So by 2018 I was barely involved in PokeAPI. There was occasional bug fixes and data updates, but a team of people were now managing it all for me, without me asking. Alessandro and Tim became, for all intents and purposes, the core developers of PokeAPI.
At this time I didn't contribute much, and I let the project run stale. I had more important things in life to deal with. I think it's okay to step back from stuff like this. But I could have been more open about it.
The team wanted to help me reduce the cost of the site. It was costing me around $40USD a month to run, purely because it was unoptimised and running on one giant machine on DigitalOcean.
Alessandro and Tim came up with a tool that scraped the site, generated json files, and then hosted them on a server. The frontpage and docs became a separate repo too. This reduced the costs to less than $10USD a month. I maintained the cost for the domain, which was around $30USD a year.
So here we are, in 2020. The project is as strong as ever. We provide about 23 million API requests a month. That's an insane number. It is used for teaching API development all over the world. I see it mentioned in all sorts of blog posts, official documentation examples, and even video game articles.
What more is there to do? It needs new data. It is about a game and a half behind the current series. There are something like 1000 Pokemon now.
It could benefit from some new features. But that would increase the costs. I don't think it will ever be a full time job, because the lawyers will come running at me.
Side note: I met some developers from the Pokemon company, and they love my API. They were keen to collaborate, and I tried to pursue something but it never went anywhere. Their loss, I guess.
I am thinking of coming back to build new stuff. I know it's an excellent resource for learning, and I want to tidy up the source code and use it to show off good open source practices, not just a good API resource for learning.
Also: people keep asking for a search feature. This would not be in the production version, to keep costs down. But it would be easy to add to the open source project. So maybe. Watch this space.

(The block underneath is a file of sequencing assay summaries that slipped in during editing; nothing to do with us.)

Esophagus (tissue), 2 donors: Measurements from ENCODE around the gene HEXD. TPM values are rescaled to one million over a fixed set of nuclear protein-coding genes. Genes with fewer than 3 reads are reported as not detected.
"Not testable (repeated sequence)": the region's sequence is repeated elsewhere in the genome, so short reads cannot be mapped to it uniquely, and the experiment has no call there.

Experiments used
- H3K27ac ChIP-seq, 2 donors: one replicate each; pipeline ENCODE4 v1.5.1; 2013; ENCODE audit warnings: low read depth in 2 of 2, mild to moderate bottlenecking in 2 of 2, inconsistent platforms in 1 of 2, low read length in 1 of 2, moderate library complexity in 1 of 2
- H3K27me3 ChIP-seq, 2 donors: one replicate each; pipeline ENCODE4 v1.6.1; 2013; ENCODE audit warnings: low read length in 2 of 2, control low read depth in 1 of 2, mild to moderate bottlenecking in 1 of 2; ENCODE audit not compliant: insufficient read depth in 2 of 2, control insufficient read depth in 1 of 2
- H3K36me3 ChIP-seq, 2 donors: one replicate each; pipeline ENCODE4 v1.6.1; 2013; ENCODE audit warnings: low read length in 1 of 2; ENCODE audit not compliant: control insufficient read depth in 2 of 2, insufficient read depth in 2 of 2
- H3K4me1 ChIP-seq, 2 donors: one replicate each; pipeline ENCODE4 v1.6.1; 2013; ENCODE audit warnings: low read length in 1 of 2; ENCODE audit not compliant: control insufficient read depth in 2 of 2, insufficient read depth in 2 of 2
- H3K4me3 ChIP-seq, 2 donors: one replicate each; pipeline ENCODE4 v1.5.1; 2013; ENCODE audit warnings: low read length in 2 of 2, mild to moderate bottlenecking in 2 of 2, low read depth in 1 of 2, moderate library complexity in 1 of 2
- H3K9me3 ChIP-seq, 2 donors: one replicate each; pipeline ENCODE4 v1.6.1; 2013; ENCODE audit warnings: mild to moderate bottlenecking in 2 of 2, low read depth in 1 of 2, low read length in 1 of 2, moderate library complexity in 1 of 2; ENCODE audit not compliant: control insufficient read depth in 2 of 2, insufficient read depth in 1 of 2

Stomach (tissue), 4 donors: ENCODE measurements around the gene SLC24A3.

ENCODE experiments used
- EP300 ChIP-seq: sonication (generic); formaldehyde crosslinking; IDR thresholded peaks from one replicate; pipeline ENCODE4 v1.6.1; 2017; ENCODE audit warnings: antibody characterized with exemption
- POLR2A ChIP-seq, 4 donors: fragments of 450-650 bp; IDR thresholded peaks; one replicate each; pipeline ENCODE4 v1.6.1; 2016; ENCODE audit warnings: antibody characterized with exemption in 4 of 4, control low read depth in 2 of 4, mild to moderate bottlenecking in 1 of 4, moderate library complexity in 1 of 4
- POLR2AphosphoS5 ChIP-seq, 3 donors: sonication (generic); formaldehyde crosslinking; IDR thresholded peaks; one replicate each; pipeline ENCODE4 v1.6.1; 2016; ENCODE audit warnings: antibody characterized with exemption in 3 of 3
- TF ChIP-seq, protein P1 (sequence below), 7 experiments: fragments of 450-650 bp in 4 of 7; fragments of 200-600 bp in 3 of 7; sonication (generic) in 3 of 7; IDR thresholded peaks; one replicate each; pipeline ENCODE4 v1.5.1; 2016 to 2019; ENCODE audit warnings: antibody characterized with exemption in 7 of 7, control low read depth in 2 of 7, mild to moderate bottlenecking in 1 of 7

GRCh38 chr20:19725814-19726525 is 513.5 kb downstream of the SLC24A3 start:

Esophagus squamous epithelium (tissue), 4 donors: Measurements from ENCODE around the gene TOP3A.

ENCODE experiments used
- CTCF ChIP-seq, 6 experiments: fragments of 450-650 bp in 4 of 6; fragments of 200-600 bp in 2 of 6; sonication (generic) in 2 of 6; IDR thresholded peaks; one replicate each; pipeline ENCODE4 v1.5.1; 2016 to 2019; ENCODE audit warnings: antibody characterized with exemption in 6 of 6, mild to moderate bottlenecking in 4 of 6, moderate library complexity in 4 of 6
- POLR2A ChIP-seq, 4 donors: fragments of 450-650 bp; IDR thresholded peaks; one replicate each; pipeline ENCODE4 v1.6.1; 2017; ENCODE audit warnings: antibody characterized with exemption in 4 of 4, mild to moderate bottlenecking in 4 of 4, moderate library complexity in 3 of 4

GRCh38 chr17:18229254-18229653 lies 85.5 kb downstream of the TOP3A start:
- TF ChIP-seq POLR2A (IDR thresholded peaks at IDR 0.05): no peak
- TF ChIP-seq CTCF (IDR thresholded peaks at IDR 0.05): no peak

What would I share about this story? Let's do an open retrospective to talk about the good and bad.
What has gone wrong with this project?
I should stop avoiding issues on the project and address them.
I have not shown enough appreciation for those who helped to keep it alive when I was absent.
Building things are really easy, working with people is hard.
I used to treat every comment as personal criticism. I felt obligated to deal with all issues. That's not okay, and I shouldn't have to.
What has gone well?
It only took a short amount of very intense effort to get this started. My advice to anyone who wants to build something: you can do it! Just try!
It has inspired probably hundreds of people to program. I genuinely wonder how many people have been introduced to programming because of me and the rest of the team. That feeling is just bliss.
It has helped me with my career. Some people say you should run a side project because it will show off what you can do. PokeAPI literally scored me multiple jobs, so that advice was true for me.
I ended up discovering a framework (Django) that I love. I went on to help with it and ended up becoming a Django foundation member.
PokeAPI didn't take me long to build, and it was only a short, intense burst of effort. But I was also very very lucky. Don't feel disheartened if you can't find a niche thing to build. But do keep building stuff - you never know where it might take you. There are hundreds of franchises or things out there that could do with an API; so build one!